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Market Commentary

Stocks down in May on trade but
Fed rate cut expectations spark June rally

June 2019

After a torrid Q1 and solid start to Q2, with the S&P 500 and Nasdaq hitting new all-time highs in late April fueled largely by the Fed pivot on interest rates and monetary policy, market sentiment turned south in May. Despite some bumps and inconsistent rhetoric, the baseline assumption was that a trade agreement between the US and China was progressing well and imminent as early as spring. These expectations also contributed to the market's strong start and sharp rebound from Q4, as it lessened slowing global growth concerns.

That optimism faded quickly in May as trade negotiations broke down when China backed away from some key agreements nearing the finish line and worsened when President Trump announced US tariffs would increase from 10% to 25% on $200 billion of imports effective May 10th. China responded with tariffs on an additional $60 billion of US imports effective June 1. These events, as well as a surprise announcement of a 5% tariff on imports from Mexico by President Trump on May 30, relating to illegal immigration, unnerved the global markets further and stocks finished with broad losses in May.


May Re-Cap

  • Benchmark S&P 500 and the Dow fell 6.6% and 6.5%, respectively
  • Nasdaq and Russell 2000 each lost 7.9%, while Mid-Caps fell 8.1%
  • Foreign markets felt the trade war pressure with the MSCI EAFE losing 5.4% and Emerging Markets sliding 7.5%
  • In a flight-to-quality and market pressure to influence the Fed to cut interest rates, Treasury yields plummeted in May
  • 10-year Treasury Note yield fell 37 basis points to 2.09%, the lowest since 2017
  • Inversion of the 10-year and 3-mo T-Note yields returned May 23 raising recession concerns again
  • Inversion is when short-term interest rates are higher than longer-term
  • Market expectations for a Fed rate cut increased substantially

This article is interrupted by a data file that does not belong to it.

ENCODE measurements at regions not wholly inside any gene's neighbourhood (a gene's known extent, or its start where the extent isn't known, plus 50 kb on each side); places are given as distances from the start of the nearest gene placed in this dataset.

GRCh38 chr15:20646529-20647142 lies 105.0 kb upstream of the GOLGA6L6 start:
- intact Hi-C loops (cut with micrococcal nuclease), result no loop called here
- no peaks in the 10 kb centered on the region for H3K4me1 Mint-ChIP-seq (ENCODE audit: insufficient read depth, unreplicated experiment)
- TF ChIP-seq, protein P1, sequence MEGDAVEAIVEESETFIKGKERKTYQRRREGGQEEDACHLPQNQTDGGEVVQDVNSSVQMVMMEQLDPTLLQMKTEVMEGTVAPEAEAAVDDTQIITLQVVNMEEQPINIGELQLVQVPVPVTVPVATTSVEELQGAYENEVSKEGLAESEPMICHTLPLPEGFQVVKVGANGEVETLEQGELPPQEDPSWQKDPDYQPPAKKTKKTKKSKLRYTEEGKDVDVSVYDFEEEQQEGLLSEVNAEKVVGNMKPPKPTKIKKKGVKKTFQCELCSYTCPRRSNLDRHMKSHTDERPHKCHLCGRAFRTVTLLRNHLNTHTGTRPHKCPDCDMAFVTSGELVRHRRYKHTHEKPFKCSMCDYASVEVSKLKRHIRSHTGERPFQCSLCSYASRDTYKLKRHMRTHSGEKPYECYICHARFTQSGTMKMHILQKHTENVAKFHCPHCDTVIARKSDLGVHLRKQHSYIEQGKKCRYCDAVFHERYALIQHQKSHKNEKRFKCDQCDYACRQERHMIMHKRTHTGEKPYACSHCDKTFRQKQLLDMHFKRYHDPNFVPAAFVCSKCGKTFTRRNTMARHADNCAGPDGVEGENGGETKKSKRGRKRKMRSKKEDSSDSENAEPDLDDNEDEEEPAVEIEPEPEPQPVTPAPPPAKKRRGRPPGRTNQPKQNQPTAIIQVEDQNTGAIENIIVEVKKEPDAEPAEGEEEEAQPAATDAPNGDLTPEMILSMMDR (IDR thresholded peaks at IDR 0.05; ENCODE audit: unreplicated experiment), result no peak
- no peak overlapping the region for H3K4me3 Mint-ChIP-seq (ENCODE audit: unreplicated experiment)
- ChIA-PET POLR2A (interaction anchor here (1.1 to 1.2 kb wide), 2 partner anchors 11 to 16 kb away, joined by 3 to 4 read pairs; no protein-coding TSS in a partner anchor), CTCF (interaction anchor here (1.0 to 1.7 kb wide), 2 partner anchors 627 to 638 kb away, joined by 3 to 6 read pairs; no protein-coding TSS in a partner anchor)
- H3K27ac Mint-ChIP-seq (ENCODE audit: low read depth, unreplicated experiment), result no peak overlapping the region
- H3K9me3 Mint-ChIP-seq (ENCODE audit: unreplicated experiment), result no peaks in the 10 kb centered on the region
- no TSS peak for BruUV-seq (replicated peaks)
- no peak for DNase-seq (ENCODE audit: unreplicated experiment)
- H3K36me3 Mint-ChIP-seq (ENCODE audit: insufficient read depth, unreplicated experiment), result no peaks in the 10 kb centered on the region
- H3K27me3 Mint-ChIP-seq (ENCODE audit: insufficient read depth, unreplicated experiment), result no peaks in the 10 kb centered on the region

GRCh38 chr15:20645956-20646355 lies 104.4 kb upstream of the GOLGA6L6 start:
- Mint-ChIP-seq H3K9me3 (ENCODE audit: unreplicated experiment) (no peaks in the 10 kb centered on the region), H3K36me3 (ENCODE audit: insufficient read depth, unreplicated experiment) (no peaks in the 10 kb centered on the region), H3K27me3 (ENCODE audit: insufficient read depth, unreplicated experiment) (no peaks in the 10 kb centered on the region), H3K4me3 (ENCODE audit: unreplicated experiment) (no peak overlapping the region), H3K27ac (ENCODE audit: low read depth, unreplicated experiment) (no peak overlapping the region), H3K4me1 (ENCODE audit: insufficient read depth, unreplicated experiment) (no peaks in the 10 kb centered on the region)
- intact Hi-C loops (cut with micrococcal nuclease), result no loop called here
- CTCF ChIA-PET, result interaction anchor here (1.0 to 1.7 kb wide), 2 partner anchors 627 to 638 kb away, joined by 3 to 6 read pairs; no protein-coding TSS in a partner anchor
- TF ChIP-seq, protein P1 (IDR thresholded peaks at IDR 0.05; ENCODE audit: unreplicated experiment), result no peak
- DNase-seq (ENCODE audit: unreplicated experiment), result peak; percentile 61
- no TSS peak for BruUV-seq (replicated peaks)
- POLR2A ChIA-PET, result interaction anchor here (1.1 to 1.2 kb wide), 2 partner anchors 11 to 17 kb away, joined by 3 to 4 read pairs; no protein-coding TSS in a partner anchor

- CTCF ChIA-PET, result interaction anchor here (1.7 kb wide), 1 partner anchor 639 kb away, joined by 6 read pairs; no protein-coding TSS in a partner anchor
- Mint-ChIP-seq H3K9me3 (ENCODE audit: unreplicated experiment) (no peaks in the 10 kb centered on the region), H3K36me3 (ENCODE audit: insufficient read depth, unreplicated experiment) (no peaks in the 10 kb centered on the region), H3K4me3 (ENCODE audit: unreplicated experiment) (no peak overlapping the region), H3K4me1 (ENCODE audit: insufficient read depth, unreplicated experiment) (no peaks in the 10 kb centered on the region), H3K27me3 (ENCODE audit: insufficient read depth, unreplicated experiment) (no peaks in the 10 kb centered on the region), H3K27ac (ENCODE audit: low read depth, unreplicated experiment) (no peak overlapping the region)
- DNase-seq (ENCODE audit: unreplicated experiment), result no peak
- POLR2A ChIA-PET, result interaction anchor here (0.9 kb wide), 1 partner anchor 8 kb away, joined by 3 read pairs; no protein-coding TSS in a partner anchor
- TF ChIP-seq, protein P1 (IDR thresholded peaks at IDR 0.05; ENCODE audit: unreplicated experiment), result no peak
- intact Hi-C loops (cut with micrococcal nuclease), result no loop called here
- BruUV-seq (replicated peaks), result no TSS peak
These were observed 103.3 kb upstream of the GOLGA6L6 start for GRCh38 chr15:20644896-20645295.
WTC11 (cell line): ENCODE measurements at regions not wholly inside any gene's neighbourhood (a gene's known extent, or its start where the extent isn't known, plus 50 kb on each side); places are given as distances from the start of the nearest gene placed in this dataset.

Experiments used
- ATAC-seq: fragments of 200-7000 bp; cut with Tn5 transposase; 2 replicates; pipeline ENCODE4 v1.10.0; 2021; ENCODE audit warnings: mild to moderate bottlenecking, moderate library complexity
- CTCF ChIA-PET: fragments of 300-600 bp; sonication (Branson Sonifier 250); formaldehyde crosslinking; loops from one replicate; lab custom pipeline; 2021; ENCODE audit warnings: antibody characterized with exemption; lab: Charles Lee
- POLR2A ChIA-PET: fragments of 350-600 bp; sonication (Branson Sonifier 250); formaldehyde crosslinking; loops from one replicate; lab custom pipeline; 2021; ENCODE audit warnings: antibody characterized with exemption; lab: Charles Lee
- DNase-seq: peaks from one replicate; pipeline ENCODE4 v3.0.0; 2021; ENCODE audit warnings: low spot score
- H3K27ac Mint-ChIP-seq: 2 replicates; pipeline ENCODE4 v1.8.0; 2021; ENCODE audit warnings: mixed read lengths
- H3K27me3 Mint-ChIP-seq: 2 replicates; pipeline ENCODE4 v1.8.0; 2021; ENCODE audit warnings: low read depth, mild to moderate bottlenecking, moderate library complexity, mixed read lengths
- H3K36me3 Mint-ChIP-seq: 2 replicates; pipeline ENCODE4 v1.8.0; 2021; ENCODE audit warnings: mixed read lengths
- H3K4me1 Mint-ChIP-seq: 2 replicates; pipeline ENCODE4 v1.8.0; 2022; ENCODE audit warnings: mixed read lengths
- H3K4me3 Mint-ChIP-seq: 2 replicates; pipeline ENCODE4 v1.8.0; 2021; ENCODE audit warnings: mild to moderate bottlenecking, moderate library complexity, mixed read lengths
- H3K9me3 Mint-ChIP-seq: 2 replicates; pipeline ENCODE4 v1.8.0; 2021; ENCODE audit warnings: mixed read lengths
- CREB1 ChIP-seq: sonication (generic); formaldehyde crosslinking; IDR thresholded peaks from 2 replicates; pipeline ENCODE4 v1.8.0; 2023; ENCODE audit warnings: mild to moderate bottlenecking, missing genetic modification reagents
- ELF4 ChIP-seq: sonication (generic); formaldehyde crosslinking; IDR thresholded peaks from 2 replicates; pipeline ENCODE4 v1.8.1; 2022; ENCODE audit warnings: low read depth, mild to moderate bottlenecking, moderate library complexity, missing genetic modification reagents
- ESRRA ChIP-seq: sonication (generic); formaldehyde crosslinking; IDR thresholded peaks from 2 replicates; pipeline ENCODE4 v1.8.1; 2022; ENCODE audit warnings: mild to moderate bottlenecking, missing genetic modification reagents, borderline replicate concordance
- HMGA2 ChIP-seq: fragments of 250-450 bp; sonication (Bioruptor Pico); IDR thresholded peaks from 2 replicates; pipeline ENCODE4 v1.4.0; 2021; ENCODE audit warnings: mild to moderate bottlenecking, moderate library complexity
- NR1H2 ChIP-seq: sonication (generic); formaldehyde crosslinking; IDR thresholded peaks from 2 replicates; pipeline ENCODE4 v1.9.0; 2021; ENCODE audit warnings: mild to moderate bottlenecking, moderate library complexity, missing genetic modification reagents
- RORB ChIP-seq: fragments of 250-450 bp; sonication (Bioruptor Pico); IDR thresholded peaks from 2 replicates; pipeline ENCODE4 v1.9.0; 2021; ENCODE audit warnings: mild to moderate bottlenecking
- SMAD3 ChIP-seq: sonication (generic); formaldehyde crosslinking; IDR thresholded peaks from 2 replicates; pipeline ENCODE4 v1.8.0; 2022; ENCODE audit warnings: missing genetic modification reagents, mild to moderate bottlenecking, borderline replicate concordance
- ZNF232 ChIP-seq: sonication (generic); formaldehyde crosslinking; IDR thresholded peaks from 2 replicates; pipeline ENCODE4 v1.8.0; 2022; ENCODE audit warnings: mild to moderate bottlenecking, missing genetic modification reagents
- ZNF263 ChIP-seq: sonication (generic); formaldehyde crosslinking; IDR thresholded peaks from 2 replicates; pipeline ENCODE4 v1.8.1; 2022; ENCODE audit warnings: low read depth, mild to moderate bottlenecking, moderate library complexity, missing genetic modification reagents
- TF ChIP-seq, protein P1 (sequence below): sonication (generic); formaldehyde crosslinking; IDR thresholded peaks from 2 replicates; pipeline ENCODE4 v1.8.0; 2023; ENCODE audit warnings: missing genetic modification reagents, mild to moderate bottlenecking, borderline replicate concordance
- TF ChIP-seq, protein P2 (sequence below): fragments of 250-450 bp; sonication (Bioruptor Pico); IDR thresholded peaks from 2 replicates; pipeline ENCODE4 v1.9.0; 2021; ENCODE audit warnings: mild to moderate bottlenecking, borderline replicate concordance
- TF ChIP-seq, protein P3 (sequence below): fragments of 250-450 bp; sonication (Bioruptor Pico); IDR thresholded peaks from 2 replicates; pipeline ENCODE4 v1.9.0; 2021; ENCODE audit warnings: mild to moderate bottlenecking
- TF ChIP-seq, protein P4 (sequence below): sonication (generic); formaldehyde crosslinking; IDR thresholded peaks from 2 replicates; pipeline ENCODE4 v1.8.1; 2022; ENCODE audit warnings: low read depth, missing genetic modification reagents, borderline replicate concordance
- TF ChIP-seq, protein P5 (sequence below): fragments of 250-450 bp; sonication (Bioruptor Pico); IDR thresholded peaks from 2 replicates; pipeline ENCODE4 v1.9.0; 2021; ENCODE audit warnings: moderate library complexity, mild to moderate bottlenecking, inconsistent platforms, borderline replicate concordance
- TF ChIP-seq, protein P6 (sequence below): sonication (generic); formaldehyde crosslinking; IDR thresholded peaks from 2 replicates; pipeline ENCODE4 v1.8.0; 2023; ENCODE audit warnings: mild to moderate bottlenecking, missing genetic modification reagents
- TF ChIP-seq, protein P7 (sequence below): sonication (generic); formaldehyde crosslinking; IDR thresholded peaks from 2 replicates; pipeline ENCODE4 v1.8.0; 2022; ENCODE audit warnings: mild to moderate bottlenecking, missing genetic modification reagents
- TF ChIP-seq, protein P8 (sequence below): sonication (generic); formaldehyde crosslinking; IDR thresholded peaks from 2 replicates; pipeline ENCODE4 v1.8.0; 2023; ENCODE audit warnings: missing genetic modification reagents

June Update

Perhaps feeling the market pressure at the end of May and significant drop in market interest rates, Fed governors as well as Fed Chair Jay Powell began a series of comments this past week indicating that the Fed could cut interest rates if needed. The Fed pivot and subsequent long pause in interest rate changes were major shifts in its policy. Potentially cutting interest rates would be a complete reversal in policy and is being dictated by the market. The global stock markets responded positively and despite a much weaker than expected jobs report, ended the week with a 260-point gain in the Dow on Friday for its best week since November 2018.

  • Stocks surge to start June on Fed rate cut hopes
  • Dow jumped 4.7% for the week, while the S&P 500 and Nasdaq were up 4.4% and 3.9%, respectively
  • Market pricing in a 79% chance of a Fed rate cut in July (CNBC)


The Outlook

There are a number of moving pieces affecting the markets, with trade and the Fed at the center. Over the weekend, a new trade agreement with Mexico was announced by President Trump, which prevented the 5% tariffs (noted above) from being implemented. The G20 meeting at the end of June will be widely watched for any developments on US-China trade, where President Trump and President Xi are expected to meet.  We continue to encourage investors, to stay diversified and steadfast during the volatility, which again remains in the near-term forecast. 


~Your Nelson Securities Team

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